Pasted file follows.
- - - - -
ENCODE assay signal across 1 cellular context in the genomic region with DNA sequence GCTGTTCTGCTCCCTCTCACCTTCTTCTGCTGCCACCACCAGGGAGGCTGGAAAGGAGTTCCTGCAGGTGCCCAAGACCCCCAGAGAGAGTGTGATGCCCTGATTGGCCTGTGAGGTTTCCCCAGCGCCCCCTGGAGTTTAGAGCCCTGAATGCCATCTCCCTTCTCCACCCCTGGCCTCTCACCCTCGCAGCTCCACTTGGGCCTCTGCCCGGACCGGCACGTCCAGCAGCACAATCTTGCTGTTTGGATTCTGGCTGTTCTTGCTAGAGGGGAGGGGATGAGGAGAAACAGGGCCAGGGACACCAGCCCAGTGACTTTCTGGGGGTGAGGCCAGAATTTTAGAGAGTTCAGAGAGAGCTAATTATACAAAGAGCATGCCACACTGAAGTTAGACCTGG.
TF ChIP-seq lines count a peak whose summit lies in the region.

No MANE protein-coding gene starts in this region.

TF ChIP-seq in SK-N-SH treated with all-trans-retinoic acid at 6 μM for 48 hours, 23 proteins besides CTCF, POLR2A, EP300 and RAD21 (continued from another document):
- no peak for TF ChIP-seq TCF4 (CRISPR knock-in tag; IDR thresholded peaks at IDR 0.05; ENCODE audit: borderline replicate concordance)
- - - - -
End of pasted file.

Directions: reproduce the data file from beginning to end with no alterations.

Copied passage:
ENCODE assay signal across 1 cellular context in the genomic region with DNA sequence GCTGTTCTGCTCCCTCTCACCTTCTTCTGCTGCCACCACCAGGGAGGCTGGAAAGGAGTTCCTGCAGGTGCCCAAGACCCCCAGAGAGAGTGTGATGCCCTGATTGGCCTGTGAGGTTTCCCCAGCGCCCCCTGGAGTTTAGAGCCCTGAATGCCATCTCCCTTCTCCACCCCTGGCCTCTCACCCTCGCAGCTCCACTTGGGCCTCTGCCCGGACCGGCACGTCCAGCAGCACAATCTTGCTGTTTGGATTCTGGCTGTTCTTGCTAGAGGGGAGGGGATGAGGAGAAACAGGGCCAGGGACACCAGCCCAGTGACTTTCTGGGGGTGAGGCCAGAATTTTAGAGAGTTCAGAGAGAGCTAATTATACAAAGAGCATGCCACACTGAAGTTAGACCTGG.
TF ChIP-seq lines count a peak whose summit lies in the region.

No MANE protein-coding gene starts in this region.

TF ChIP-seq in SK-N-SH treated with all-trans-retinoic acid at 6 μM for 48 hours, 23 proteins besides CTCF, POLR2A, EP300 and RAD21 (continued from another document):
- no peak for TF ChIP-seq TCF4 (CRISPR knock-in tag; IDR thresholded peaks at IDR 0.05; ENCODE audit: borderline replicate concordance)